Modem marketing (MM) is the use of any such media to create sales that would otherwise not occur. The easiest way to start is via E-mail. John C. Dvorak and Nick Anis, whose book on PC telecommunications I recommend,1 suggest these E- mail uses:
E-mail provides for instant interactivity (which mail and overnight courier can't) while reducing the potential for errors of phone conversations. E-mail is far cheaper than communicating by courier, often cheaper than mail, and sometimes cheaper than fax. E-mail is generally perceived as urgent as a fax or a courier message and more urgent than mail. And E-mail can be combined with fax or broadcast fax via any PC and faxboard or public network.
However, people prefer to read only short letters on screen and sometimes not even that. An E-mail printout is an extra step. In addition, using a modem with a PC is not as familiar to most as using a fax. To date, modem phone numbers are known far less than fax numbers and scarcely at all compared with phone numbers. Unsolicited E-mail is rarely permissible and often is resented as "junk E-mail."
Moreover, all E-mail networks still do not have a single standard, although faxes do. E-mail network interconnection can have complications and extra cost. Sometimes, interconnection proves to be impossible. Plus, E-mail has no envelope, so it can be read by anyone accessing the computers at either end (without security steps, which for new users take time and trouble).
Considering E-mail marketing? Yes! As postage, printing, and paper costs increase, E-mail becomes more useful. You can use its strengths and, with simple steps, overcome most of its weaknesses. Always use E-mail only as a service, only where prearranged with the customer or prospect, and only with short messages for most promotion. If you word-process yourself, it's easy to communicate by modem yourself, including your identification for security. If an assistant word-processes for you, he or she can E-mail for you.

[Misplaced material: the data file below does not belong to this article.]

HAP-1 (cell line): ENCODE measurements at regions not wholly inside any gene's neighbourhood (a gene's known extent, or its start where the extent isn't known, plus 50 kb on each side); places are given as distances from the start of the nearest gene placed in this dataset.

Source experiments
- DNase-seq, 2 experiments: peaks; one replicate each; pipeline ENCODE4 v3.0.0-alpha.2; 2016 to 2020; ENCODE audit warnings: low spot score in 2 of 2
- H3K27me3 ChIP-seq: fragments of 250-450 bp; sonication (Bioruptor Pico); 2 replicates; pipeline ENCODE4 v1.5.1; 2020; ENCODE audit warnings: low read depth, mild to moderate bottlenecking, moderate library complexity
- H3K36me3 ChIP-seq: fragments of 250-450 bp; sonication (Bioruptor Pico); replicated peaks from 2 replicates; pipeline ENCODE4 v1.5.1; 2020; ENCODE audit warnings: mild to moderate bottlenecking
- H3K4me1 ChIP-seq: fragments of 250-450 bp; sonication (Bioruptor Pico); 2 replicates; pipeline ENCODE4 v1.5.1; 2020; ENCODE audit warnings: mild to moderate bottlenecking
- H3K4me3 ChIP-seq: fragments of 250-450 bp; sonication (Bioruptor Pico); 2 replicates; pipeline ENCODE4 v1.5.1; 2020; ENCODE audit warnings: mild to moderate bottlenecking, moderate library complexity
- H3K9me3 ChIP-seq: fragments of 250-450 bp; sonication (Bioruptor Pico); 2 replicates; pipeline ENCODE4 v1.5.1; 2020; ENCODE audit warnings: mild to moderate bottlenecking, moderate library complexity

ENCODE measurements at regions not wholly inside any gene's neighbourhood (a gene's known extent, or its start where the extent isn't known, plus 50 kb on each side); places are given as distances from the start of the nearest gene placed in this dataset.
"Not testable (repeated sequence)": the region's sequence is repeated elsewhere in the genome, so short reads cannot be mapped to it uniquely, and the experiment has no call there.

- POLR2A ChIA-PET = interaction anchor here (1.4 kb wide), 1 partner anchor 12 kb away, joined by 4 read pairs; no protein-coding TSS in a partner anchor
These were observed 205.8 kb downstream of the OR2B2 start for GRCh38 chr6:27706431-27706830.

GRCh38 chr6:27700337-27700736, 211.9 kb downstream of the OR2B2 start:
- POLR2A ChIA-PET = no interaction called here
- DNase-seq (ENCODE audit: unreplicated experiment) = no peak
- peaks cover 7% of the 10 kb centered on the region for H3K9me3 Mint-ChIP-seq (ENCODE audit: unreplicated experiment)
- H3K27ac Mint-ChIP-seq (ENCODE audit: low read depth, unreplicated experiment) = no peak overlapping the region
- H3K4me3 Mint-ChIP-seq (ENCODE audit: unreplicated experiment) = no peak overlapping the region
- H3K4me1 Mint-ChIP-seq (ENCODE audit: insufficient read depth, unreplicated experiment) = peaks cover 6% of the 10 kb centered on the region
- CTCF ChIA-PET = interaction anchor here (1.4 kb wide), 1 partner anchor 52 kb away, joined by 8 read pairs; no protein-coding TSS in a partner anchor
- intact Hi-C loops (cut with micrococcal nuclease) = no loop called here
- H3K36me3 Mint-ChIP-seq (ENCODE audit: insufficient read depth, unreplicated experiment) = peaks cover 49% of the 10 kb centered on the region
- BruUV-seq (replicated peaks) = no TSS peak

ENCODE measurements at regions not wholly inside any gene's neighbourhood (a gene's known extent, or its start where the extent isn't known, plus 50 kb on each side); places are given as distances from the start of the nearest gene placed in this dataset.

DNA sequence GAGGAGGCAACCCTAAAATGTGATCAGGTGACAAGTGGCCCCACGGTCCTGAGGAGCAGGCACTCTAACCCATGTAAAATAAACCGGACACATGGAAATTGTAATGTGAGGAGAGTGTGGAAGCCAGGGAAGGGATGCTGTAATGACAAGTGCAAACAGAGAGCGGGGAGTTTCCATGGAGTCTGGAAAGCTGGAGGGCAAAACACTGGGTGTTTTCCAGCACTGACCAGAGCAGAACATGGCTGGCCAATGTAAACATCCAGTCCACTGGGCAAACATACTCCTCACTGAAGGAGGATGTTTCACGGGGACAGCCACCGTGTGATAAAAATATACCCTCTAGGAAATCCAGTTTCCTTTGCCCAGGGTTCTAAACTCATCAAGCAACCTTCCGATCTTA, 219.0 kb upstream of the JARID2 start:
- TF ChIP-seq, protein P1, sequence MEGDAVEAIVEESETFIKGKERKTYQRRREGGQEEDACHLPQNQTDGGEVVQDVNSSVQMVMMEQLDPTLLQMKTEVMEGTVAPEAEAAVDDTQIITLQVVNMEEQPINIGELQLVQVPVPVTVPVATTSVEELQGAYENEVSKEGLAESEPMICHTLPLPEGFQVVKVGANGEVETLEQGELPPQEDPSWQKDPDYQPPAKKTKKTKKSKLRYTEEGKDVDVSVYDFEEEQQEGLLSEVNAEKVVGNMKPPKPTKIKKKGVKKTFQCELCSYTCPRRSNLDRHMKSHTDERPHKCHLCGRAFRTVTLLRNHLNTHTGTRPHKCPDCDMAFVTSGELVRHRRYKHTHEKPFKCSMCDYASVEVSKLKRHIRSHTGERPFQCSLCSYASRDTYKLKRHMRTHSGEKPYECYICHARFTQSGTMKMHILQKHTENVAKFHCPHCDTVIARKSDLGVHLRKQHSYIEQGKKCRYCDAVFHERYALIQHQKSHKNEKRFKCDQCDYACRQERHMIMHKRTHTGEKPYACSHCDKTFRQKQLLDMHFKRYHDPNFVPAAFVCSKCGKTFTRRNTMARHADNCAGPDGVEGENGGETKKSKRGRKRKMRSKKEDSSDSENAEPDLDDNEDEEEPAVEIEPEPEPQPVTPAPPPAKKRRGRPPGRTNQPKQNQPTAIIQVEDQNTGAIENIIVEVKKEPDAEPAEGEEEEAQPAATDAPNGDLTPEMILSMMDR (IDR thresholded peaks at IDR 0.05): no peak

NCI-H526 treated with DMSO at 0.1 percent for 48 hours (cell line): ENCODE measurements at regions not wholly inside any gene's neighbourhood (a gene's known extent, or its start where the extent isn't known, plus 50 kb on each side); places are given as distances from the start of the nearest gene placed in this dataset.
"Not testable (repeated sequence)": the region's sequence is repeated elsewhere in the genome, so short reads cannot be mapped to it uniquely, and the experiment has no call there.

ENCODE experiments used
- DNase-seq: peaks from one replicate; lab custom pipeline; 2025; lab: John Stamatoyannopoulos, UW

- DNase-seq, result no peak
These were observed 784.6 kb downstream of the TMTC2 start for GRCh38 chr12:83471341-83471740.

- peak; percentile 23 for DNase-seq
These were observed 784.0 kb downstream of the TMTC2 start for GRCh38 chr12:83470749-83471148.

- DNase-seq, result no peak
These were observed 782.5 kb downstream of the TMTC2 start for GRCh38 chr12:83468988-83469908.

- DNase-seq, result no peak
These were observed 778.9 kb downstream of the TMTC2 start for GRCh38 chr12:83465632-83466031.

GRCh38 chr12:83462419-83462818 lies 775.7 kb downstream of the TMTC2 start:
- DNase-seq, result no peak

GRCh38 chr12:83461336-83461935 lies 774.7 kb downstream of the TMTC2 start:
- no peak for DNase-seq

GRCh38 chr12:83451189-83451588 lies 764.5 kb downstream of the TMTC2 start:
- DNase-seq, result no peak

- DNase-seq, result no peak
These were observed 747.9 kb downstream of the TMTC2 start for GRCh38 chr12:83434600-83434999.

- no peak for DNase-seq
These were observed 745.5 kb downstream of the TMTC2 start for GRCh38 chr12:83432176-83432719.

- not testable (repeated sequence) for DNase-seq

If you want to use E-mail marketing, how do you start? A single letter via a public E-mail network such as AT&T Mail, MCI Mail, and SprintMail can start you on your way.
At the end of this chapter are phone numbers to get the latest rates plus suggestions for helpful books, magazines, and newsletters. Get the permission of your biggest customers and their modem numbers first. Establish with each a computer-mailbox number and a personal identification number (PIN) for each executive. Set up a computer address file.
Begin E-mail slowly. E-mail's copy format is typically unstructured. It's freeform and meant to be easily read. E-mail connotes urgency. Send E-mail to a customer only about what is important to that customer, such as a back-order has just been shipped, or a price reduction or price protection is available before an imminent price raise. To interested parties, appropriate E-mail messages may concern a looming shortage, a new sweeping guarantee, or a break-through product. Form an E-mail relationship, customer by customer. Then do the same with prospects.
As in every form of modem marketing, E-mail can create inquiries and orders by modem. These naturally supply you with names, modem phone numbers, and E-mail box numbers. Develop an E-mailing list. When this list is within one network, sending an E-mailing to everyone often costs nothing more, even to thousands (we'll later cover this in more detail).